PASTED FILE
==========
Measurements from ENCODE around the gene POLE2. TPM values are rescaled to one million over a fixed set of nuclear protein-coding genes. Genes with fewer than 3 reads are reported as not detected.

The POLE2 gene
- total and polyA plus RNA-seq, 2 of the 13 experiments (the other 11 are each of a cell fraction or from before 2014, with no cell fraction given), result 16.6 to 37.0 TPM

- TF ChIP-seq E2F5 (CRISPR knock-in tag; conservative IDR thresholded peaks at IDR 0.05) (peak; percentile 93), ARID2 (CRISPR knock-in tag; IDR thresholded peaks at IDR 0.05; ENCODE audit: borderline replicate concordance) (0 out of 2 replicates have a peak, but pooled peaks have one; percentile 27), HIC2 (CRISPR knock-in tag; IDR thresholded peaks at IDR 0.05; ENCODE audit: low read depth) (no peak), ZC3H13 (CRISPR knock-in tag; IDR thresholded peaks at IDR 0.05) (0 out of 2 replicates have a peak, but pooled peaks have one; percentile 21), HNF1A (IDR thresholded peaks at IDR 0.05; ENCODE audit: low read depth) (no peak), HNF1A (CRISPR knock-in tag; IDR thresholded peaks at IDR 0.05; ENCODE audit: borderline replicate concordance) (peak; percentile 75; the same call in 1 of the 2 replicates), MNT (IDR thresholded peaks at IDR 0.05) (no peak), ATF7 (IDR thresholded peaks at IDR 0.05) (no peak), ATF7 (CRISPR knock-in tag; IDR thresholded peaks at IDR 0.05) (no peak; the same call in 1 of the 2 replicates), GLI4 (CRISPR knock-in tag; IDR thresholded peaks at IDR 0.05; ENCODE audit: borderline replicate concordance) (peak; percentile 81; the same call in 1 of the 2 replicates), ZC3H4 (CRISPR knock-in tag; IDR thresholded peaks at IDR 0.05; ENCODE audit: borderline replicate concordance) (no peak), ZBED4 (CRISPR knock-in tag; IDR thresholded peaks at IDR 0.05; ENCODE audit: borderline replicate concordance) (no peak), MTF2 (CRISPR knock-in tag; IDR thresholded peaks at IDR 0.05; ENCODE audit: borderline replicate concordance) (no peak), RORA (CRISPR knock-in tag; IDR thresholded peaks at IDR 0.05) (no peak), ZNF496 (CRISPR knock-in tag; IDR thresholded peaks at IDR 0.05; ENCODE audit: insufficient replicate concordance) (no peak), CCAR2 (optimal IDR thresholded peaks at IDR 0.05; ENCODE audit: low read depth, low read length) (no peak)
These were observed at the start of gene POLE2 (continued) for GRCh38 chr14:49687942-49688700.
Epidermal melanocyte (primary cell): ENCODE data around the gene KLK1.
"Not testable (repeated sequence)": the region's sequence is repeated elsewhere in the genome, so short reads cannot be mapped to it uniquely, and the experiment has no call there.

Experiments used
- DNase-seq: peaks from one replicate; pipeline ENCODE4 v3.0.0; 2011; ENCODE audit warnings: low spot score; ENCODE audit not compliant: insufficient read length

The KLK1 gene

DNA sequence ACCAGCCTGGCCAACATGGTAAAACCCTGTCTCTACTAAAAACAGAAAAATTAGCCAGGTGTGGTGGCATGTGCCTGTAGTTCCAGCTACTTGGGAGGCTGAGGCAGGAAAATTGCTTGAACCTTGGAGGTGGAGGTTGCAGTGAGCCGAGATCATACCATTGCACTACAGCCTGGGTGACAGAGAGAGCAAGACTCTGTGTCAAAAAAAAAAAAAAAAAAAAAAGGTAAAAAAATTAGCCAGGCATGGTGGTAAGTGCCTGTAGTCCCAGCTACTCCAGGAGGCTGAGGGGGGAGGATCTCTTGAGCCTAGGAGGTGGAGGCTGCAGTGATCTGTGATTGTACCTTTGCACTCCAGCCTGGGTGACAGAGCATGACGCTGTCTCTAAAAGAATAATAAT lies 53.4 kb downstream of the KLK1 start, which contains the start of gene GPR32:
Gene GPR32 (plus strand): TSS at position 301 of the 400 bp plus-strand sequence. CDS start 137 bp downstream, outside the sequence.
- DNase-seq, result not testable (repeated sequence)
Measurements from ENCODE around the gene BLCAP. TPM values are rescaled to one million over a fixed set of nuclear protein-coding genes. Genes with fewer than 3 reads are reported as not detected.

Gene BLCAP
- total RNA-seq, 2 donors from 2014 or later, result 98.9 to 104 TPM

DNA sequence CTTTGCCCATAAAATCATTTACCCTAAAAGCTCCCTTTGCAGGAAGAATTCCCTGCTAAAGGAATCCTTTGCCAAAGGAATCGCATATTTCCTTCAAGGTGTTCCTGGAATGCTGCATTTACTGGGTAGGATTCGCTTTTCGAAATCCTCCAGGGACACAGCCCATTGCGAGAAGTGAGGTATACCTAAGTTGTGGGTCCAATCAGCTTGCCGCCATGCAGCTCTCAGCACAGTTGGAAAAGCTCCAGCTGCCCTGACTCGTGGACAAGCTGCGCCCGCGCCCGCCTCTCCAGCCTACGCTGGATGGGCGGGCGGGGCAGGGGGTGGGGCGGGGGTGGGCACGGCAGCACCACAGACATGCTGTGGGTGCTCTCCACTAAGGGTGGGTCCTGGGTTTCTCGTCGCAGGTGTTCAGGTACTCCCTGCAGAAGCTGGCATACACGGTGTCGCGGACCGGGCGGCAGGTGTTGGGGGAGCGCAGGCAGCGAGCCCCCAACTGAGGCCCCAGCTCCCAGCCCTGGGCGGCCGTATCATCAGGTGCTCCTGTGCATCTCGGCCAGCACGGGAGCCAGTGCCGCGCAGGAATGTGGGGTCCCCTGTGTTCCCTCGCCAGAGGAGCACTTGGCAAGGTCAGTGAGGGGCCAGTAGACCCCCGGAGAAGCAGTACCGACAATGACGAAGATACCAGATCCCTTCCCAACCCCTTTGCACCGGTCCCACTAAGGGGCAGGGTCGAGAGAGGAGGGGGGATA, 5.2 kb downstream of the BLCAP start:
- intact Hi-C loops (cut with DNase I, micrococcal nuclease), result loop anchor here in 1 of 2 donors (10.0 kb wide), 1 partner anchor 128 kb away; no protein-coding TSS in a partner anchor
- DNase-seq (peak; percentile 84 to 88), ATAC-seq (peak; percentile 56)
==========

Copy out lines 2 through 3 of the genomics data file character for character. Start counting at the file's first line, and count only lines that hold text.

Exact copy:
The POLE2 gene
- total and polyA plus RNA-seq, 2 of the 13 experiments (the other 11 are each of a cell fraction or from before 2014, with no cell fraction given), result 16.6 to 37.0 TPM